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Career considerations

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ANNOUNCEMENTS

* Interested in presenting a paper at an UNDERGRADUATE PHILOSOPHY CONFERENCE or publishing in an UNDERGRADUATE PHILOSOPHY JOURNAL? You should consider it! To see what options are available, both in state and out of state, click here.

PHILOSOPHY BOWLING RESULTS

• Is the world eternal? YES
• Do humans have contra-causal free will (i.e., can humans do otherwise)? NO
• Is beauty in the eye of the beholder? YES
• Do humans have souls? YES
• Are there natural rights? YES
• Is it morally permissible to eat meat? NO
• Is the unexamined life worth living? NO
• Is truth subjectivity? YES
• Is virtue necessary for happiness? YES
• Can a computer have a mind? YES
• Can humans know reality as it is in itself? YES
• Is hell other people? YES
• Can art be created accidentally? NO
• Can we change the past? NO
• Are numbers real? NO
• Is it always better to know the truth? YES

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Considering a career in law or medicine? Here is a NYT article about the disappointments many people feel when they get into them. (Alumni, feel free to chime in about your own experiences.)

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1 Comment

  1. Mike says:

    I’m not sure about law or medicine but I’m a computer programmer and I love what I do. If you’re a philosophy student you might enjoy solving other sorts of complex problems. High level languages make programming less difficult and many of the problems of the world are being tackled by programmers. I’m the CTO of an internet startup now and it is as the article said I “love the idea of being responsible for my own fate”. There is also a lot of flexibility in programming, you can find steady jobs or risky jobs but, like most things, you need to be good at what you do. Programming also requires a lot of patience. If you’re good at philosophy you might consider if you have a knack for systems more generally, the computer world is full of those sorts of jobs and it’s possible to tackle problems from the more theoretical side (if you have a strong understanding of logic) and be valuable to a company. Quality assurance in a software company is most often about imagining the many things that could possibly go wrong with software so you have to visualize multiple possible paths and warn other people in the organization about potential problems with this or that design or implementation (i think QA is a lot like philosophy). Most of my time on the job is spent thinking (not typing as some might imagine).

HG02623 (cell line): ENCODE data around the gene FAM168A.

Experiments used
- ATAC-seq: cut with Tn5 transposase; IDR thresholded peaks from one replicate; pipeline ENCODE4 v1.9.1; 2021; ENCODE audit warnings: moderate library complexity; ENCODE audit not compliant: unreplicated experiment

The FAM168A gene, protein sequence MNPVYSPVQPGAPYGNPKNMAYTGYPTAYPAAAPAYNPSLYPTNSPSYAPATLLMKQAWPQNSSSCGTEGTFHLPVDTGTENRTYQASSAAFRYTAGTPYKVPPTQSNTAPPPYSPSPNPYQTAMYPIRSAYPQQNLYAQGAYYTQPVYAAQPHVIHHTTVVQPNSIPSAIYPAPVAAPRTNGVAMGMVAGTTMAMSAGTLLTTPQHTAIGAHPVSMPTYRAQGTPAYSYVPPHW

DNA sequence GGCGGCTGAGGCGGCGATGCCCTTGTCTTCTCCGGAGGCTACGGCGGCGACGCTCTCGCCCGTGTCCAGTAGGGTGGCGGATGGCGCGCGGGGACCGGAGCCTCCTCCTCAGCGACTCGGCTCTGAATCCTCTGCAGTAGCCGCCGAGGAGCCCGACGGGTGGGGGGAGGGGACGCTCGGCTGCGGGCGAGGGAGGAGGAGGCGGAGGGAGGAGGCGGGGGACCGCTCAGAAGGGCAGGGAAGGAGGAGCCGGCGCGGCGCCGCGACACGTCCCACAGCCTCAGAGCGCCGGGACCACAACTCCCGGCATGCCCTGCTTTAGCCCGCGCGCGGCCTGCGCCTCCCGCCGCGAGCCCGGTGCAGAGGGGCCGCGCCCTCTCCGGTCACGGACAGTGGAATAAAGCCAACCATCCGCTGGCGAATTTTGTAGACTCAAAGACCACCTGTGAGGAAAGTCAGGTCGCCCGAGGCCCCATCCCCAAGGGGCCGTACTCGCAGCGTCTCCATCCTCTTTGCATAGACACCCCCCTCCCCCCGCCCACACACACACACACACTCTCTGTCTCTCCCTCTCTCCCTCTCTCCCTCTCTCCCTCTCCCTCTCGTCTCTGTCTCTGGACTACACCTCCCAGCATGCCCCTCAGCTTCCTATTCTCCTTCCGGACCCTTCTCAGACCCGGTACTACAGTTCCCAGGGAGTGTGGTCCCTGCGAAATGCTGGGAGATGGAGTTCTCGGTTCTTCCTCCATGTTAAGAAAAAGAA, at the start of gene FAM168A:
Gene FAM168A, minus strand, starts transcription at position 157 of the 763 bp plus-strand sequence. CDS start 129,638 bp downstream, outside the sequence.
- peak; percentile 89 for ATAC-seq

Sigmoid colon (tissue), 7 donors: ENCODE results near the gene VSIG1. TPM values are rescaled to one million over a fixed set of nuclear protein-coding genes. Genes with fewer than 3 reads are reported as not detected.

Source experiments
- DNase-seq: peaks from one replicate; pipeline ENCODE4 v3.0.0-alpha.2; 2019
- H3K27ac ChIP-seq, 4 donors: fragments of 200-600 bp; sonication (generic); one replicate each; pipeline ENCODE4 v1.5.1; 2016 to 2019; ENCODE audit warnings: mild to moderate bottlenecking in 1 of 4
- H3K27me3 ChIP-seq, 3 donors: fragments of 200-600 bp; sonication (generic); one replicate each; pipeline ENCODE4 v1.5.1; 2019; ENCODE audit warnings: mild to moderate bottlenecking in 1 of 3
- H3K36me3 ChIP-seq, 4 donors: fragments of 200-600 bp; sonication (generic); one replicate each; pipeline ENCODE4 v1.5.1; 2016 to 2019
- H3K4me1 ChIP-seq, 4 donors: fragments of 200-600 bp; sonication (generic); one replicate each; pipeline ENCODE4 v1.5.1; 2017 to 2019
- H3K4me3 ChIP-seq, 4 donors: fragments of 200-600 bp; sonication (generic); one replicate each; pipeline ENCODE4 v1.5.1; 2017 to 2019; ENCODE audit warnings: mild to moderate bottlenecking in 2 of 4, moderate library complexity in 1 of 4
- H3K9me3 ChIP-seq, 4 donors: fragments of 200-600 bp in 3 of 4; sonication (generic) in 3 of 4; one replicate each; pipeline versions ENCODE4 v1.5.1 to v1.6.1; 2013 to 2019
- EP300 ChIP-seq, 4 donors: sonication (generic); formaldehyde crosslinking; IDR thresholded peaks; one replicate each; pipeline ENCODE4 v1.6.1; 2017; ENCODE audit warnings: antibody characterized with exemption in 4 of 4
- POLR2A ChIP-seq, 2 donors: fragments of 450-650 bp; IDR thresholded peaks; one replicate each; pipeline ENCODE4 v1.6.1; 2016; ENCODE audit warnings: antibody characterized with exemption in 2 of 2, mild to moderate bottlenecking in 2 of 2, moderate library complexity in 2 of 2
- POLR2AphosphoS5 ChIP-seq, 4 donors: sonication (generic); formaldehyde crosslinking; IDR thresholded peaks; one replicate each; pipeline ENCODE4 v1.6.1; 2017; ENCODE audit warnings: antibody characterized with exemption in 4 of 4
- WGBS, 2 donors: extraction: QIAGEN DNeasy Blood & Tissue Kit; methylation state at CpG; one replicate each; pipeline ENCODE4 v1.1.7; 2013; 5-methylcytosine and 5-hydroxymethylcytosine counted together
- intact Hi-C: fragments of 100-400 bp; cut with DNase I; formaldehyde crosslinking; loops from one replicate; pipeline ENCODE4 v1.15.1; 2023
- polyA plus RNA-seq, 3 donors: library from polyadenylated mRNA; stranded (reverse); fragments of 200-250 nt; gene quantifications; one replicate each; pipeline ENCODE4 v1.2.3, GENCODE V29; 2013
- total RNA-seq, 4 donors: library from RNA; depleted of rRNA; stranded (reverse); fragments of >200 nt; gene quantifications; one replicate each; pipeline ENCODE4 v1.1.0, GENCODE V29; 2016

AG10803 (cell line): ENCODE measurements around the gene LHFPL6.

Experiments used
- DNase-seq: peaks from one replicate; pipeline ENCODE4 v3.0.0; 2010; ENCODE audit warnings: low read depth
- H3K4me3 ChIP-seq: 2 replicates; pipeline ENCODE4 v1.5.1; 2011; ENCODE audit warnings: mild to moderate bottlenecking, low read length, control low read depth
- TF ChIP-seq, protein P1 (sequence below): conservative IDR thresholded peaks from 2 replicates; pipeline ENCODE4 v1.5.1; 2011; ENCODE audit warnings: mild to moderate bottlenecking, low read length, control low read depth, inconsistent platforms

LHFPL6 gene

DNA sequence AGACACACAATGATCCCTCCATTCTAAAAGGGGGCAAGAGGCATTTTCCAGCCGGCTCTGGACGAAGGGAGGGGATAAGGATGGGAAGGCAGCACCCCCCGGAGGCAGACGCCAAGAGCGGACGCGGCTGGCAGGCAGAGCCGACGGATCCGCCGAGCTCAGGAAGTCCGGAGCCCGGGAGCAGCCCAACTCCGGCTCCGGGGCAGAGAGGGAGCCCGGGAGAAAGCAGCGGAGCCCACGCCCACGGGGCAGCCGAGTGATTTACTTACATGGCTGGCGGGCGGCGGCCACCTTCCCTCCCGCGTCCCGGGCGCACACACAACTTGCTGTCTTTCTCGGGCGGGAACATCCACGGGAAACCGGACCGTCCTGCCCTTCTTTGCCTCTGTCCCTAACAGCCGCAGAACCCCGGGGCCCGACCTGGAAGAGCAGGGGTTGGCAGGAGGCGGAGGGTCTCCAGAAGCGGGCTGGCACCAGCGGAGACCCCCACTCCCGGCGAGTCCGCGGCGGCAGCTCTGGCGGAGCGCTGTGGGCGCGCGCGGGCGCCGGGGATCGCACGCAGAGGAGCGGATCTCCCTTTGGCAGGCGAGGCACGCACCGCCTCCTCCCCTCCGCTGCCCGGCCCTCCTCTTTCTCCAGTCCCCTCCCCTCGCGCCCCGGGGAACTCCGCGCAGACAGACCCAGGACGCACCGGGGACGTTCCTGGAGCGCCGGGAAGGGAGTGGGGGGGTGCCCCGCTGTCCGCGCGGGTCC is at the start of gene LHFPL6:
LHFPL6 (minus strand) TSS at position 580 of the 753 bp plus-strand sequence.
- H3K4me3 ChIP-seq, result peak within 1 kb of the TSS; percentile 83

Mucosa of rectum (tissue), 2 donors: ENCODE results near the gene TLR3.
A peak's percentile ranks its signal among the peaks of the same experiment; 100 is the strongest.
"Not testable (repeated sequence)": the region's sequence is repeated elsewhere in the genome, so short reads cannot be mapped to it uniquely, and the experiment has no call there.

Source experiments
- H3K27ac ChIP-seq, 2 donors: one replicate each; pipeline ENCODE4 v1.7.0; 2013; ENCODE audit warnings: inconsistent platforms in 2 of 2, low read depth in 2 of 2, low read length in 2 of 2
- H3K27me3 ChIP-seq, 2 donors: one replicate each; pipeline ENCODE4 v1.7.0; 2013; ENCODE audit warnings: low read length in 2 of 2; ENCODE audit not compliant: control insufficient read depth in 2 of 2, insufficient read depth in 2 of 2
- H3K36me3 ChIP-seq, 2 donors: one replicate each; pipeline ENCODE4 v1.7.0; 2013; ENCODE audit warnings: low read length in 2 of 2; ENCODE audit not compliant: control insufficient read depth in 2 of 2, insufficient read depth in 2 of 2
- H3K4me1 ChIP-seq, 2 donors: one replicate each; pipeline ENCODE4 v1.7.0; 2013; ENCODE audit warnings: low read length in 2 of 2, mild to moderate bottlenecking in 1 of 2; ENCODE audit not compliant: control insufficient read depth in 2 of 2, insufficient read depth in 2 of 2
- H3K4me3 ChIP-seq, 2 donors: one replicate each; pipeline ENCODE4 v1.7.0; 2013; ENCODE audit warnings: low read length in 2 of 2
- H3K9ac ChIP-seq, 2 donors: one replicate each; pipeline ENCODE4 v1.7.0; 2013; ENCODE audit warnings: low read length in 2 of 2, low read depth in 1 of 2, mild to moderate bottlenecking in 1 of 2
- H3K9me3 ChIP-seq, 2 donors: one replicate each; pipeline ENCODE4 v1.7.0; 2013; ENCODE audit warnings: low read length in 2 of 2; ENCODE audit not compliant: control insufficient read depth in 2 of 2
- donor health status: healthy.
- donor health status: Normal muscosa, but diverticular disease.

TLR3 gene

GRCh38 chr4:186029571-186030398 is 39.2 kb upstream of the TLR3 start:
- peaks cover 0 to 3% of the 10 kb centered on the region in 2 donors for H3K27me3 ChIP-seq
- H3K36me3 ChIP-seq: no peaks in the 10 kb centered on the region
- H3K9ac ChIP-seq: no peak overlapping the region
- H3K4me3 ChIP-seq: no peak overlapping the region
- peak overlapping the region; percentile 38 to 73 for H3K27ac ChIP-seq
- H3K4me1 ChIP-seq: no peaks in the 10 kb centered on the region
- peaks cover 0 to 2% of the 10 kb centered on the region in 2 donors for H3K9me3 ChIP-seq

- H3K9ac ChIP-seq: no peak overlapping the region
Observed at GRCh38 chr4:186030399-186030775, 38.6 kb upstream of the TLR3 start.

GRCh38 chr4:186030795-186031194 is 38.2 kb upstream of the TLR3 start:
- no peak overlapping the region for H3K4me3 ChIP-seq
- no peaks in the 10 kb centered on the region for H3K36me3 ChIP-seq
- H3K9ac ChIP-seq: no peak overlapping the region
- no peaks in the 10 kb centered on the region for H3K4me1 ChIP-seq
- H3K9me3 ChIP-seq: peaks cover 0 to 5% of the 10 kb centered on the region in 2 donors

Like

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